Conscious Communications & Coffee

 The scene of last week's nationwide outrage at The Starbucks 18th and Spruce. 

The scene of last week's nationwide outrage at The Starbucks 18th and Spruce. 

If you live in a city, you have places you go to kill time. For me, it’s the West Elm on Chestnut Street or the Barnes and Noble on Rittenhouse Square…which is right down the street from the Starbucks that sparked national outrage after a viral video of two black men being taken out in handcuffs after a manager at the Starbucks called the police. The two men were waiting for a friend.

The woman who filmed the incident was the very embodiment of brotherly love that our city loves to speak about.  In response, the manager has been fired and the Mayor asked the Philadelphia Commission on Human Relations to review Starbucks’ policies. Peaceful protests have taken place at the Starbucks. In this moment, I am proud of my city.

The Starbucks at the center of the outrage is located in one of the wealthiest neighborhoods in the city. Five out of the fifteen most expensive homes for sale in the entire city are located only blocks away. It’s a bustling part of town, with plenty of business people meeting all day. Coffeehouses are meeting places, spaces for work and conversing. This cannot be the only time people were waiting for others at this Starbucks. What happened that day is inexcusable. Like I mentioned before, I have my waiting spots around the city, and no one has ever called the police on me for not buying overpriced glassware. My white privilege allows me to be just another shopper, not a threat. I am 300% sure I could use the restroom and sit in any Starbucks for hours before someone said something to me.

We all have unconscious biases we have to work to confront. Yesterday, Starbucks announced that they will be closing stores across the country for racial-bias education training. It’s a step in the right direction for sure. They are taking something ugly and turning it into a teaching moment. Instead of trying to bury, spin or change the story, they have taken full responsibility and are taking immediate action, first turning inward.

In a statement, Starbucks CEO Kevin Johnson said, “I’ve spent the last few days in Philadelphia with my leadership team listening to the community, learning what we did wrong and the steps we need to take to fix it. While this is not limited to Starbucks, we’re committed to being a part of the solution. Closing our stores for racial bias training is just one step in a journey that requires dedication from every level of our company and partnerships in our local communities.”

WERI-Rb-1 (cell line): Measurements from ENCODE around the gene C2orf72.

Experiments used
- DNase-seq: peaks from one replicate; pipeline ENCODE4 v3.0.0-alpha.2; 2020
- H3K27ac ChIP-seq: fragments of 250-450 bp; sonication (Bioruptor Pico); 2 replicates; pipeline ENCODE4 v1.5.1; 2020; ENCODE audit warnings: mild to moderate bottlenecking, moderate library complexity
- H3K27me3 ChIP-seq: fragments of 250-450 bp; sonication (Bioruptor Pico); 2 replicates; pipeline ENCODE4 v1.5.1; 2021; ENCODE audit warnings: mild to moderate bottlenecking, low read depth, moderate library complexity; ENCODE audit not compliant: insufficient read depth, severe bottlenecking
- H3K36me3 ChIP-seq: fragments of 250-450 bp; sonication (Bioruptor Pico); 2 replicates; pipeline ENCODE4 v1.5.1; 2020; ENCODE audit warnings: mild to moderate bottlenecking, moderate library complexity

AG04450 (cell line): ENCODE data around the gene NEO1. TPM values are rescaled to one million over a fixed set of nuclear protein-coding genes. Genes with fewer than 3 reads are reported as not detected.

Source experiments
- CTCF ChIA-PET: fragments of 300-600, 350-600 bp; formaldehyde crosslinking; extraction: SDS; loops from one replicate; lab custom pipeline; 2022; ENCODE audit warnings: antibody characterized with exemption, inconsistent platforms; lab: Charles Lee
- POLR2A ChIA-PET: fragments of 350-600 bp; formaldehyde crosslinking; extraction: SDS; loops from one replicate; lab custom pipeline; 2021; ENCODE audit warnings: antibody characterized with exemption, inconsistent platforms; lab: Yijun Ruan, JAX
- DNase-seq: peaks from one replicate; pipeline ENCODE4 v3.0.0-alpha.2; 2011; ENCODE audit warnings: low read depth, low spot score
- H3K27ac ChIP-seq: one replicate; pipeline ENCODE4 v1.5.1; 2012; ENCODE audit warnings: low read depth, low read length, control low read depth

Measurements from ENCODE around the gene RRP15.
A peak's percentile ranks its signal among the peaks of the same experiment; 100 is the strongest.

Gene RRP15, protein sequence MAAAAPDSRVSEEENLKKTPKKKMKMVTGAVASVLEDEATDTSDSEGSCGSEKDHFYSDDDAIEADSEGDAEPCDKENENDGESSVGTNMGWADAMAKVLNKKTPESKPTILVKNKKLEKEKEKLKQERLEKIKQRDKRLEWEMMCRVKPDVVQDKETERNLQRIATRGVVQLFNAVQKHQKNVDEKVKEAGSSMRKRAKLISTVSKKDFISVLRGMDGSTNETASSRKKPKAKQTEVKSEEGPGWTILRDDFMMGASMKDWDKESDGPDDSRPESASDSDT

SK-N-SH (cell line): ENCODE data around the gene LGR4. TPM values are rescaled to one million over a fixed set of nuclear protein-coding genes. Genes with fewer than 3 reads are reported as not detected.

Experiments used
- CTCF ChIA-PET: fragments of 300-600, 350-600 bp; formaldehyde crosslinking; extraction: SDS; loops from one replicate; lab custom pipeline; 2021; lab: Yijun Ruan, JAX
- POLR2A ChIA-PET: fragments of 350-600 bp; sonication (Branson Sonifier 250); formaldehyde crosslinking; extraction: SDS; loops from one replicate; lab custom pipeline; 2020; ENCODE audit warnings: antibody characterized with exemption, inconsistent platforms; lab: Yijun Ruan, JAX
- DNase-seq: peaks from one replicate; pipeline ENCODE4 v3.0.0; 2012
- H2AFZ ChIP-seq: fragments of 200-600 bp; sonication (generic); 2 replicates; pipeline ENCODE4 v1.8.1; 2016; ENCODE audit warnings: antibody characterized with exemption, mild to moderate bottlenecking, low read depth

Stepping into the conscious communications space requires courage. That’s what Johnson has done in accepting full responsibility for the incident. The first step on the path to this higher level of communications is a very honest examination of how you speak to yourself, and Starbucks is doing just that. Training over 100,000 employees means a culture change is coming for Starbucks, and to a larger extent, to businesses all over America.

Closing 8,000 stores is a way for Starbucks to invest in themselves and their teams. It sets a good example for corporate America at large; it shows that understanding and addressing the hurt you have caused can be a strength. They are pushing the limits of what is expected of a corporation. It is my greatest hope that the training programs are truly engaging and enlightening, and that they help employees recognize and moderate their biases.  The founder of Paradigm, a leading strategy firm that uses a data-driven approach and draws on behavioral science research to design effective diversity and inclusion strategies for companies of all sizes, said of unconscious bias training, “Ultimately it is a commitment to consistently evaluate and innovate organizational processes — including the systems that allow for bias in the first place — that will have the most sustained impact on achieving diversity goals.”

While we wait to see what Starbucks’ program…and their culture change…looks like, and how the two men will be remunerated for their arrest, I’ll be sticking to this list of black-owned Philly coffee shops.

Molly Devlin